How To Increase Your Domain Authority

By Andy Crestodina

And 11 Other Questions About the Most Important Number In Your Marketing

There are a lot of numbers in marketing. Fans and followers, conversions and clickthroughs. Some of these numbers matter more than others. There’s one number that might be the most important number of all: Domain Authority.

This post covers the top questions about this key metric. We’re going to start with the big picture and then get to the more practical. We’ll end with a list of answers to the top question, how can I increase my Domain Authority? If you just want advice about improving your authority fast, scroll down to the bottom.

1. What is Domain Authority?

Domain Authority is a score that indicates the likelihood that pages on a website will rank in search engines. It’s measured on a scale from 1 to 100.

It is created by Moz, but it’s an approximation of the Google “PageRank” score (from 1 to 10) which measured a website’s credibility. (There is an equivalent in every major SEO software: SEMrush has Authority Score, Ahrefs has Domain Rating, etc.)

There isn’t a way to see Google’s PageRank scores anymore, so many search marketers use Domain Authority as a proxy.

Domain Authority (DA) shows how credible a website is among other websites, based on several factors, especially links. If website A links to website B, it’s like a vote of confidence. The link increases the Domain Authority of website B and increases the likelihood that pages on that domain will rank.

2. How is Domain Authority calculated?

The number of linking websites has an impact on Domain Authority. But quality is even more important. Links from websites that have a high Domain Authority themselves pass much more authority to sites they link to.

Authority can be plotted on an exponential curve. Sites with higher authority have exponentially more incoming links, and they pass exponentially more authority when they link to other websites.

  • Popular daily blogs have DA above 80
  • Major media website have DA above 90
  • Only a handful of websites have DA of 100 (Wikipedia, Twitter, Facebook, Google)

Of course, Domain Authority is not the only search ranking factor. Sites with lower authority often outrank sites with higher authority. This is because the ranking page may be more detailed, more focused on the search phrase. Web pages need relevance, in addition to authority, to rank well in search engines. More on that below.

3. Does the formula for calculating Domain Authority change? If so, how often?

To answer this question, we’ll need to go to the source. Here’s input from Matt Peters, who works on Mozscape, the index that Domain Authority is based on.

The algorithm used to calculate Domain Authority has changed over time, but relatively infrequently. The current algorithm has been in production for nearly five years without any major changes. We do occasionally make minor tweaks as needed. Robustness against changes in Google’s algorithm and in the underlying Mozscape link index was a design principle when developing the algorithm.” – Matthew Peters, Director of Data Science, MOZ

4. Domain Authority vs Page Authority. What’s the difference?

Google doesn’t rank websites. It never did and it never will. Google ranks web pages.

Although Domain Authority shows the likelihood that pages on that domain will rank. The real test is the authority of the specific pages. The real test is Page Authority.

You can think of search engine optimization this way:

  • Every search term is a competition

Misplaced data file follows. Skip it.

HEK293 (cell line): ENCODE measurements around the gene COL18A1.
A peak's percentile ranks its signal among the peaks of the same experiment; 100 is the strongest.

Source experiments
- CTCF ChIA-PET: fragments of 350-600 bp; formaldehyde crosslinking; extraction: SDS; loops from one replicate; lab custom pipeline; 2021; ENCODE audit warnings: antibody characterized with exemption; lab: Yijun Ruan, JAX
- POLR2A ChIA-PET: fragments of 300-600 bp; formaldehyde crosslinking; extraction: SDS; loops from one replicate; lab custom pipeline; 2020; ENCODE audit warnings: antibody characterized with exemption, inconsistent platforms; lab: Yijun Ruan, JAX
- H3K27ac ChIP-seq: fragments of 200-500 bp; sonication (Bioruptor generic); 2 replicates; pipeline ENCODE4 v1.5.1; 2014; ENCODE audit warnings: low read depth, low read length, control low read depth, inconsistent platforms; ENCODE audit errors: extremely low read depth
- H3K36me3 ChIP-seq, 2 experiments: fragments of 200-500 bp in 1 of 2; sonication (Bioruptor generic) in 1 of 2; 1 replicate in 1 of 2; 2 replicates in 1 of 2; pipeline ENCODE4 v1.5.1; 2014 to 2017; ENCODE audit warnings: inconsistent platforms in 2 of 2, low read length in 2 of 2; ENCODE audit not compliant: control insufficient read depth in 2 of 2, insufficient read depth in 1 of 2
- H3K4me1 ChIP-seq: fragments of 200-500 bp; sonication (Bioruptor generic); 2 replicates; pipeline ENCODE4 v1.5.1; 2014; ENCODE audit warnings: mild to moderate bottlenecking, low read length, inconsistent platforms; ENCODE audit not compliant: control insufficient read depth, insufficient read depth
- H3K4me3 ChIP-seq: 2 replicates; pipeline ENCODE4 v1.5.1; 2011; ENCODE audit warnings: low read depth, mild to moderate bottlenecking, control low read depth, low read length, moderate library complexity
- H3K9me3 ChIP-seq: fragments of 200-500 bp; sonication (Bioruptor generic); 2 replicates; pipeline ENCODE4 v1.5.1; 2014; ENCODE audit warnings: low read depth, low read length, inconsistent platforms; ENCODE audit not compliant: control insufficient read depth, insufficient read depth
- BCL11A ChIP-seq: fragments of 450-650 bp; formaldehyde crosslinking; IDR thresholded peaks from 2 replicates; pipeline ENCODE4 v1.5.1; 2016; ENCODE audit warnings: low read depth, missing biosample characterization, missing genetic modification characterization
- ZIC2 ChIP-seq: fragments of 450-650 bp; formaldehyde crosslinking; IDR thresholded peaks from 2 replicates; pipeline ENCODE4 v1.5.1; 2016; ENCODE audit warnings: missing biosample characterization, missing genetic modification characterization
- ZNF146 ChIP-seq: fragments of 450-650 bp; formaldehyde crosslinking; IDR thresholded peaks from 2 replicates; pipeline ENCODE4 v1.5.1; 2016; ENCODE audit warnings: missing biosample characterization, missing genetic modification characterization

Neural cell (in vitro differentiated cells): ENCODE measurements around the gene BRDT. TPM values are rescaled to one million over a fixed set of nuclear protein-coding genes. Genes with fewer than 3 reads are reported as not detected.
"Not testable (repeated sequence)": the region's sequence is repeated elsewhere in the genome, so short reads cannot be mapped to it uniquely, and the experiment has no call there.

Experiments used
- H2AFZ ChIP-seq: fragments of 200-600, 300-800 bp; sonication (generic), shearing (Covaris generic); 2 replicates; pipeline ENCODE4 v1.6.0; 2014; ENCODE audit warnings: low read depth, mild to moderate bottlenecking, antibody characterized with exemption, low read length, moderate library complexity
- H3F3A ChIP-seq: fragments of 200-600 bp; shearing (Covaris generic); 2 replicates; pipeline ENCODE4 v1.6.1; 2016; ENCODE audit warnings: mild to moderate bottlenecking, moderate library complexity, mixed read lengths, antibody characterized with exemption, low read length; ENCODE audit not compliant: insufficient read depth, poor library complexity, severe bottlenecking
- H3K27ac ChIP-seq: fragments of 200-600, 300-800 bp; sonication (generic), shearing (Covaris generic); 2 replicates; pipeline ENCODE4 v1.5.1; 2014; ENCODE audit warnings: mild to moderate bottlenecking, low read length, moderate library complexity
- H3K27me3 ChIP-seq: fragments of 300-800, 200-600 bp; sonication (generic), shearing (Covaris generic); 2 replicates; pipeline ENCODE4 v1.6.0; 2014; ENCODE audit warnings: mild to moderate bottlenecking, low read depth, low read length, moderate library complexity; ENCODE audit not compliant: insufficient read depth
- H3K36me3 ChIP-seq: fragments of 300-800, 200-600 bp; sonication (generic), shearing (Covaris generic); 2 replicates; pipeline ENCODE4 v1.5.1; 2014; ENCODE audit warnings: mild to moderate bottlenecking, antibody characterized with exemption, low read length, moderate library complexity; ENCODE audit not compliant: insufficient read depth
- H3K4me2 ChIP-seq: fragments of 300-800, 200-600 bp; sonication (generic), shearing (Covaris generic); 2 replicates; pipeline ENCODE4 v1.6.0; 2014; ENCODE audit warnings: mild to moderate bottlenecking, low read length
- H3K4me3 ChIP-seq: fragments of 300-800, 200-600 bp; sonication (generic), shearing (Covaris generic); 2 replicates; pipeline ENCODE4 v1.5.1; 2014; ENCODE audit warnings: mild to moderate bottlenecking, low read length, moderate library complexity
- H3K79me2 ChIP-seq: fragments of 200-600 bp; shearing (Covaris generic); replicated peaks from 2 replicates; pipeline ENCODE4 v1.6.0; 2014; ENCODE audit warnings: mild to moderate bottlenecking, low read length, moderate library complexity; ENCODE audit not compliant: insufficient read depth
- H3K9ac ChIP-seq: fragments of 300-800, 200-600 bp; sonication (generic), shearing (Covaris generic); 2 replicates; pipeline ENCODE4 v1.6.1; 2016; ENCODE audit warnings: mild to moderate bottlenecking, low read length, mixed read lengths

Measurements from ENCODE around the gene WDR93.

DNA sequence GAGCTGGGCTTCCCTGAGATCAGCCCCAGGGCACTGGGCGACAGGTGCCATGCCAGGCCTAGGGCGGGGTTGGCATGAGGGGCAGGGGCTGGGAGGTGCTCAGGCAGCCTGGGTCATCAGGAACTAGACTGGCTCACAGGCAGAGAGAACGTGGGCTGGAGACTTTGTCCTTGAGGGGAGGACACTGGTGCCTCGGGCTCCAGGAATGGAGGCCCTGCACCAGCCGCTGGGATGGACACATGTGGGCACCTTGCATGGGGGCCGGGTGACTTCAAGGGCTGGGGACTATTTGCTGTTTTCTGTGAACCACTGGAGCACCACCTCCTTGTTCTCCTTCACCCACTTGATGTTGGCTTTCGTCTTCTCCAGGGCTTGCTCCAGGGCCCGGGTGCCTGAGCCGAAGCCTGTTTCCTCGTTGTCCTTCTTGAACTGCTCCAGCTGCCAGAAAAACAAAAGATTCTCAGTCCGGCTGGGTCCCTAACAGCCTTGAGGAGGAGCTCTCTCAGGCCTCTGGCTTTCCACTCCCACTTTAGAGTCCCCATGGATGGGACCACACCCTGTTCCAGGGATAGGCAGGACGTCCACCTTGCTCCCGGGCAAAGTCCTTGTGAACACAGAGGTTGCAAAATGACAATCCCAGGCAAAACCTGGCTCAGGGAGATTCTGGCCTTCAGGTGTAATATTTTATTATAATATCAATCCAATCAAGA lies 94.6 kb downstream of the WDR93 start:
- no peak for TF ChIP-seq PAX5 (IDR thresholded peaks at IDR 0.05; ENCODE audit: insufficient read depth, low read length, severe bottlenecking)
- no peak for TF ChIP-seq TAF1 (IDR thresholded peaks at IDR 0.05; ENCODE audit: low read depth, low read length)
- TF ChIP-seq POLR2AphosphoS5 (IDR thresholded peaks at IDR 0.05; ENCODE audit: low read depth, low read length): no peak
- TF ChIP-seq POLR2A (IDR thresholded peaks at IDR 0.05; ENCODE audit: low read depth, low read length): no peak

• Every page is a competitor

Pages get their authority in two ways. When a page on another website links to them, they get authority directly. But they also borrow authority from their domain.

5. Where can I check Domain Authority?

You can check the Domain Authority of any website using Link Explorer. It’s a free tool, built into Moz. Just enter a domain and you can see the Domain Authority and part of the “backlink profile” for any domain. With the paid version, you can see all the data.


There is a lot of great info on this simple report. It shows the following:

  • The Domain Authority of the overall domain
  • The Page Authority of the specific page (if you entered the main domain, it shows the authority of the home page. More about Page Authority in a bit)
  • The number of websites (Root Domains) that link to you and the total number of links to you from those websites. That’s quantity.
  • The authority of each domain and page that links to you. That’s quality.

It’s a lot of good info. But it’s all specific to that one domain name. To understand the competition for any phrase, you’d have to search for the phrase, then enter the domain of each of the high ranking pages into Link Explorer, which would take a while (it would also require the paid version of Moz).

So here’s a way to see the authority of all of the high ranking pages for a given phrase all at once, right there within the search results: use the Mozbar (Chrome extension).

Just install Mozbar, turn it on and search for a phrase. You see the search engine results page (SERP) as usual, but this time you see the authority data right there under each search results.


Links are a major factor is Google search results. So, generally speaking, pages and websites with higher authority will rank higher in search results. But this isn’t always the case, as you can see in the screenshot above.

6. What kind of servers and developers does it take to do this stuff?

It’s a major technical challenge to measure the authority of every site on the internet. We asked Matt about the human and technical resources that go into it…

Running and maintaining the Mozscape index takes a large team of developers and many servers. In addition to the servers used to build the Mozscape index and compute Domain Authority, we have dedicated servers used for crawling, creating a crawl schedule, serving the Mozscape API and a rather impressive number of hard disks and servers just dedicated to storing all the data!” – Matthew Peters, Director of Data Science, MOZ

7. Why do pages with lower authority outrank pages with higher authority?